Edith Head and her “color aura charts”
Thanks to the influence of Max Factor with her color harmony, another key figure in the diffusion of color harmony became known in the 1930s: the famous Californian costume designer Edith Head, the one who dressed and created palettes for the most fascinating Hollywood divas.
Edith Head studied the color palettes and designed the stage clothes of the most famous Hollywood actresses from the 1920s to the 1960s
He called them “color aura charts“And can be found in his book”Dress for success”(1967) in the chapter entitled“ How to use color successfully ”: 34 different palettes made up of 4 ideal colors based on the different mix of skin, eye and hair colors of the actresses. Head stated that “color is probably more important than any other element in dressing to be successful. It should be used as a precision tool to create a pleasing image ”.
Pastel shades of gorgeous looks have gone down in history Grace Kelly (belonging to the summer chromatic season) in the 1955 film “Caccia al ladro”: a masterful compendium of color harmony from clothes to settings.
There are many other films in which Head’s mastery of creating clothes that donate not only on the basis of the silhouette but also on the basis of the chromatic type is evident: one of these is the wonderful “Breakfast at Tiffany’s“of 1961, in which Audrey Hepburn she wears cold and lively colors, in addition to the timeless combination of black and white, giving those who belong, like her, to the winter chromatic season.
In the movie Breakfast at Tiffany’s, Audrey Hepburn dressed as Edith Head wears an intense pink one-shoulder dress, perfect for her complexion and her intensity as a winter woman.
The 1980s: Suzanne Caygill, Bernice Kentner, Carol Jackson and the development of color analysis
Let’s stay in California, the cradle of color analysis and color analysis, the method to discover one’s ideal palette, and we find three professionals who contributed greatly to the development of the technique.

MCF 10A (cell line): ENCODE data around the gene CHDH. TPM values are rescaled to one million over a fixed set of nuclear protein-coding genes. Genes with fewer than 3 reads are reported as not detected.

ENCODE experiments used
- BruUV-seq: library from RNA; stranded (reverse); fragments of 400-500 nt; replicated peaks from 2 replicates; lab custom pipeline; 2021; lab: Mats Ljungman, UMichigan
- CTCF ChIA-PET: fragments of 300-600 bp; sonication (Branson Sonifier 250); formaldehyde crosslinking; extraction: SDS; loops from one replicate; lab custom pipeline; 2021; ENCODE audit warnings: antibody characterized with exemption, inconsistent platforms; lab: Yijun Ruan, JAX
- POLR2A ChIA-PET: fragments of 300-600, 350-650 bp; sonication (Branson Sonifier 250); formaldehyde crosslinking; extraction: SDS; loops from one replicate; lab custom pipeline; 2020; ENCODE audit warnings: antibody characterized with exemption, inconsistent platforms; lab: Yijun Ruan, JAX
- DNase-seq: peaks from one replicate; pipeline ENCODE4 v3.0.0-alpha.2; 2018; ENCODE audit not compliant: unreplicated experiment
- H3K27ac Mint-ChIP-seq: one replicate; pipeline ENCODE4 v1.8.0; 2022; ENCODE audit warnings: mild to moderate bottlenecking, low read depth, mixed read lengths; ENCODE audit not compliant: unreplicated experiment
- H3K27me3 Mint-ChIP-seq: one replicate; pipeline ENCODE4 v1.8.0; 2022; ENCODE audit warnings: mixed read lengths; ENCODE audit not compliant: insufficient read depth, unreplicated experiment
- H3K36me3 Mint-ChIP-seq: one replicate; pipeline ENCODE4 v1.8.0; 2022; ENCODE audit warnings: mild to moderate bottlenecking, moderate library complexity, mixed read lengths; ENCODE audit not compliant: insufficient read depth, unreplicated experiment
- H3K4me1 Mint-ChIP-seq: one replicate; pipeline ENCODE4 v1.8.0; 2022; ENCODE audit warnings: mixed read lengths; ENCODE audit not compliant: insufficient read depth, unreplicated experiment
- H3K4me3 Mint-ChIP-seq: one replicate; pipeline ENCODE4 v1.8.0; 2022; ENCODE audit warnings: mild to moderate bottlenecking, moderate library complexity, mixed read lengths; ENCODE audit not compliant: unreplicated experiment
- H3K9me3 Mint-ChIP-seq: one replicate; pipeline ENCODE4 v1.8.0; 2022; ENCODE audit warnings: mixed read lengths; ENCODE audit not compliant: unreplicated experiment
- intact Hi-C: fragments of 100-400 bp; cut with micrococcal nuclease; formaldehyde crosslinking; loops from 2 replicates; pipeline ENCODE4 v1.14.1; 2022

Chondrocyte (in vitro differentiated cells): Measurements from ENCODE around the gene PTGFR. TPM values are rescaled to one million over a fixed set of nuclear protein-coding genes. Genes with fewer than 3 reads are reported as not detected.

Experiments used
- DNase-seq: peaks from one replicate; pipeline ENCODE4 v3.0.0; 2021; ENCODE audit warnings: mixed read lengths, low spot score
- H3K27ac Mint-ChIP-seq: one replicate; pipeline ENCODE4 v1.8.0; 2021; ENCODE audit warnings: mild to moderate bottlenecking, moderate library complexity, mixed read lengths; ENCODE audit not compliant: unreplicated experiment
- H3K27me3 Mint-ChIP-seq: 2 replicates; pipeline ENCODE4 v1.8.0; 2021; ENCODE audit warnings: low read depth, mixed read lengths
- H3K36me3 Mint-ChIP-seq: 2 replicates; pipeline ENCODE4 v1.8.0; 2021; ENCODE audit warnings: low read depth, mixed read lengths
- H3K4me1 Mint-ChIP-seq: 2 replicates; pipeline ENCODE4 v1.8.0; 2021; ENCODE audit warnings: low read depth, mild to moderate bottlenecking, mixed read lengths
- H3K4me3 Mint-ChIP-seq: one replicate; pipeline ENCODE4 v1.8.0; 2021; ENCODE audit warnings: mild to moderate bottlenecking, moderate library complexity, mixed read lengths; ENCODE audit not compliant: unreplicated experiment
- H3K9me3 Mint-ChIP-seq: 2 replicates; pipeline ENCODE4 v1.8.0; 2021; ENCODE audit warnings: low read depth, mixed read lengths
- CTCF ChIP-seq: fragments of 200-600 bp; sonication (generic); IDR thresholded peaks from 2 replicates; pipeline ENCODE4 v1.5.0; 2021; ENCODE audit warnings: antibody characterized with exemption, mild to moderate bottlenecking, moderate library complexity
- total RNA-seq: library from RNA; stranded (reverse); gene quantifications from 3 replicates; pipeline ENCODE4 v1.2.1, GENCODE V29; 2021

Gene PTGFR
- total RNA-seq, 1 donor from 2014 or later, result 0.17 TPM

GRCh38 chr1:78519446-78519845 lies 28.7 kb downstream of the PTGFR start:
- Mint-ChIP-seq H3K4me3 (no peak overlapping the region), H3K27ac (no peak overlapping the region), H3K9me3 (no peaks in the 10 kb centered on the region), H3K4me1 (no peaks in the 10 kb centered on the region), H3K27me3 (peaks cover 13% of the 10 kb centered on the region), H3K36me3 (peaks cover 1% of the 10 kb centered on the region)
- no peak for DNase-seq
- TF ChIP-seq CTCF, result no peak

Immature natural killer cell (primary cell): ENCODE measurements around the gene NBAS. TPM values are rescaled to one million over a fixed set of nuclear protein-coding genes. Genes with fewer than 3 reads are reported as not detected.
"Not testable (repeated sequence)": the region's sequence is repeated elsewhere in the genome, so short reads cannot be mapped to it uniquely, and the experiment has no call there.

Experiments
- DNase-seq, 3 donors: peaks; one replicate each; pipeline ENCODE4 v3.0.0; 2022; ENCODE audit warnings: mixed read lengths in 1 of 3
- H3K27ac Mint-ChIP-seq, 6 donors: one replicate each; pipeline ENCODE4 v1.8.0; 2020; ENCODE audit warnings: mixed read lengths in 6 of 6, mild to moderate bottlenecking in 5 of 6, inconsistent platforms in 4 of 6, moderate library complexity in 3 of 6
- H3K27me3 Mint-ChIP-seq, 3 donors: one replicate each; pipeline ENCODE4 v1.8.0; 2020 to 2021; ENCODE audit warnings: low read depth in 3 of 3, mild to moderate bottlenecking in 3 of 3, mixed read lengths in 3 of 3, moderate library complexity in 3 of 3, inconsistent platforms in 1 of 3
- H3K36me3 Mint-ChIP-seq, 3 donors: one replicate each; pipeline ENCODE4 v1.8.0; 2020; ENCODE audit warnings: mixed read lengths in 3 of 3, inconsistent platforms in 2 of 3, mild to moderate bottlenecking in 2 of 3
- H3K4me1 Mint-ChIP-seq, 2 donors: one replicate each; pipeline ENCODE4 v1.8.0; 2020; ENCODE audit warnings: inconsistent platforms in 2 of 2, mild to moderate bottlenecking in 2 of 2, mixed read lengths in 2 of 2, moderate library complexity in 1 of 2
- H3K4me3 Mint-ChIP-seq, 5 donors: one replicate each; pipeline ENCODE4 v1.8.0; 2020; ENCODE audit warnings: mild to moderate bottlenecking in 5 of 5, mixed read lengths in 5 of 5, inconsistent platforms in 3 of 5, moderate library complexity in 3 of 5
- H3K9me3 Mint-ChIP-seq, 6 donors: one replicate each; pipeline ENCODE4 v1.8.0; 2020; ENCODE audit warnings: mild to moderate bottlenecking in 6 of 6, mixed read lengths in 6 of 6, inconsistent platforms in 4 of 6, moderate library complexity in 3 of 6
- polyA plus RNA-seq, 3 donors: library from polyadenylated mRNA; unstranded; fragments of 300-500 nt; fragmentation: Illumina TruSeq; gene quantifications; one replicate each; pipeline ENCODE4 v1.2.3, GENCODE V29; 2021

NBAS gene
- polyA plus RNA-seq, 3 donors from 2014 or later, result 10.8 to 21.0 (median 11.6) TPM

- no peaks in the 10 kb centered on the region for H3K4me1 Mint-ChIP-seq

Chronologically the first is Suzanne Caygill, milliner and stylist, who since the 1940s devoted himself completely to the study of color applied to the person. It was after 40 years of study, in the 1980s that he wrote the book “Color: the essence of you”And founded the first academy of color in which he applied his method based on the 4 seasons in which he integrates for each four sub-categories that depend on personality.
Following and at the same time, we are always in the 80s, Bernice Kentner, cosmetologist, who with her book “Color me a season”Of 1978 drew attention to the importance of the skin undertone as a primary element for decreeing the palette and color of eyes and hair in the background.
Finally, the one who introduced the seasonal system to the general American public: the color consultant Carol Jackson with his book “Color me beautiful”In 1980, based on the 4 seasons, a great publishing success that still sells today and that in 1986 was also published in Italy with the title“ The colors of beauty ”(now out of print and no longer available).
The first entirely Italian book in which we speak of Armocromia was “You are the most beautiful: illustrated guide to the secrets of feminine charm“published by Mondadori in 1998 and written by Maria Grazia Longhi and Grazia Barcelli. From the end of the 90s this method began to be known and spread also in Italy, albeit slowly, and then had a boom for 3 years to this part.